I finished Anne of the Island, jumped off the couch, stomped my way into the kitchen and exclaimed in a weird voice: “I’LL NEVER BE THE SAME AGAIN!” And I do believe I won’t. I always say that after I’m particularly affected by something in a book.
I love the themes that played out in this book. Anne’s desire to go to school and finish her education, homesickness and last but not least, the battle between idealism and a true sense of reality.
Anne’s reality was very beautiful because… why? Oh, because it was Gilbert. But she didn’t think so at first, because her ideals got in the way. It happens to everyone, I’m pretty sure. We create ideals for a work position, a marriage partner, a lifestyle etc. However, when our ideals aren’t fulfilled, we’re left dissatisfied and empty, because there’s no joy left to embrace the beauty in the reality that we have. Anne’s ideal man: tall, handsome, poetical, melancholy…. It sounds nice, doesn’t it? Gilbert is tall, hardly melancholy, humorous, and appreciative of literature and poetry but not drowning in the romance of it. He’s almost the complete opposite of Anne’s ideal. He’s just a chum.
Sometimes that’s how I look at things. I refuse to see the aspects I might benefit from in a friendship, in a job or in an education. So here comes the catch. Though there may be something I need, I don’t see it because of what I want, and what I think I need. There is a God in the heavens, who knows me so well, knows me so much better than I know myself, that He also knows exactly what I need, in a job, in a friend, in school, in marriage, in every aspect and situation of life. This is what Anne found out. Royal Gardner was everything she ever wanted.
So, Anne rejects poor Gilbert, who hides his disappointment and strives to “get over her” (not happening) as best he can. “Roy” shows up, and Anne falls head over heels for him. But why, when Roy proposes, does Anne say no, when she had every intention of saying yes? She realized at that critical moment that Roy wasn’t what she needed. The horrible emptiness she felt after Gilbert “ceased to be a friend” nagged at her mind, but she was still confused. The only thing she felt right about was refusing Roy, and she felt at peace about it. She realized what she needed and wanted all along when that thing was about to be snatched out of her life forever. I’d say this was impeccable timing, wouldn’t you?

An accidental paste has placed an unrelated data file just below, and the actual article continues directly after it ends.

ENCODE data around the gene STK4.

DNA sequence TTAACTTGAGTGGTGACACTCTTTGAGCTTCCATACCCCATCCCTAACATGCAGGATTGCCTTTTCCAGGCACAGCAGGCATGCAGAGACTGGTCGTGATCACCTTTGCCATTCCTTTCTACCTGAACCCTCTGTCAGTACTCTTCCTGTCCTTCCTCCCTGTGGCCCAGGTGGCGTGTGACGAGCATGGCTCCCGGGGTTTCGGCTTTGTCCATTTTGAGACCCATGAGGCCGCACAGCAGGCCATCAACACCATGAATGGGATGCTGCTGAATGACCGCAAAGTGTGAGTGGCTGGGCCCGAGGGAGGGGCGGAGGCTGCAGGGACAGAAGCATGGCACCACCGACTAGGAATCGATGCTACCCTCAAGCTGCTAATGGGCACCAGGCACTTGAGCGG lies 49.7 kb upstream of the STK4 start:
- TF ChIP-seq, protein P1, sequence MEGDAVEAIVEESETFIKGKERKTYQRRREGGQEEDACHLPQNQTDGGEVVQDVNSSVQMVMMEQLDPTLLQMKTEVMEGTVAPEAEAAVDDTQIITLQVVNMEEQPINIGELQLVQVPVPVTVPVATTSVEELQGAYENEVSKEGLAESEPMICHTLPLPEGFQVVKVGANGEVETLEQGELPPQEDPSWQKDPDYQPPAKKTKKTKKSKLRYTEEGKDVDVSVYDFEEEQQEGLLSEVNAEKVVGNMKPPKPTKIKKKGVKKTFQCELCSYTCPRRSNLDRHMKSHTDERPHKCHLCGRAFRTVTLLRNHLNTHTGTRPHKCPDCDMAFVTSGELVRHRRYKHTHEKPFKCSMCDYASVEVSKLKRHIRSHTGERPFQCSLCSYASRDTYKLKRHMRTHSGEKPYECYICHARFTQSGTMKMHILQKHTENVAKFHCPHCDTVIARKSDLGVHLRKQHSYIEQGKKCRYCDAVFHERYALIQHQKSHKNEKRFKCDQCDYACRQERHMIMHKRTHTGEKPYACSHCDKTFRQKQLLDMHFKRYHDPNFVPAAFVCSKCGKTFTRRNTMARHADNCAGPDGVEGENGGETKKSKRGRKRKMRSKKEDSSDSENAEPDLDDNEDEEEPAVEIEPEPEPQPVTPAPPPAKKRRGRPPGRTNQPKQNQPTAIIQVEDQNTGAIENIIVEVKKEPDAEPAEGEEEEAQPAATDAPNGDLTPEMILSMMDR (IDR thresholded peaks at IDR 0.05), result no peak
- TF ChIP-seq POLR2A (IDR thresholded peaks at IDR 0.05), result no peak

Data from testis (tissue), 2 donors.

But don’t go and throw idealism out the window. Just because Anne realized she didn’t need her ideal doesn’t mean she should go and marry Charlie Sloane, for instance. Don’t shoot low, just because you can’t obtain the perfection of your ideals. Strive for the best, but don’t just settle on something. Even in striving for the best, ideals might get in the way. Ideals are things that are good and dangerous at the same time. Don’t ignore them, but don’t build your life on them. It’s confusing, isn’t it? Someday I’ll devote a whole blog post on the subject.
Anne’s friend, Philippa Gordon, goes through much the same thing. She had her ideals… a rich man, a good name, handsome. She ended up marrying a man who loved every bit of her, who could see underneath her mask of frivolity into her inner soul and love it. He was poor, a minister and she described him as ugly. But she could see into his soul, and that made him beautiful to her. All of the sudden, her ideals came crashing down as well.
A melancholy part enters about the middle of the book. Anne’s childhood friend, Ruby Gillis, dies of consumption. Terrified, she faces death with the idea that the next world will be totally different. She feels scared, unprepared, and “different,” as though she wouldn’t fit in. She spent the whole of her life doing absolutely nothing of importance, nothing that could be commended of her at her death. After Ruby confides to Anne her fears regarding her fast approaching death, I came upon this interesting and all too true passage:
“Anne walked home very slowly in the moonlight. The evening had changed something for her. Life held a different meaning, a deeper purpose. On the surface it would go on just the same; but the deeps had been stirred. It must not be with her as with poor butterfly Ruby. When she came to the end of one life it must not be to face the next with the shrinking terror of something wholly different—something for which accustomed thought and ideal and aspiration had unfitted her. The little things of life, sweet and excellent in their place, must not be the things lived for; the highest must be sought and followed; the life of heaven must be begun here on earth.”
Do I say too much in these posts? I can never decide when to stop.
Just one more thing.
When Anne leaves for college, she crosses the same body of water in the same boat that carried her to Prince Edward Island when she was eleven or twelve. She had first crossed it, expecting a change in her life for the better. The old life, with its run-down families and asylums would be gone forever, and this would begin the next epoch of her life. For seven or eight years, she had not stirred from the Island. She had been contented with her life; her character had been honed; friends had been made. Things had stayed the same. But after she leaves for her first year of college, things start to change. Not in routine, or lifestyle, but in experience, and wisdom, and feeling. Avonlea felt different to her when she visited, almost as though she were a stranger. And it’s true that places we live that we learn to love are just resting stops. We move on, eventually, and though they still remain dear, we change, and we move on. It’s a bit sad, but it’s a bit of life as well.
I hope I’m not boring you…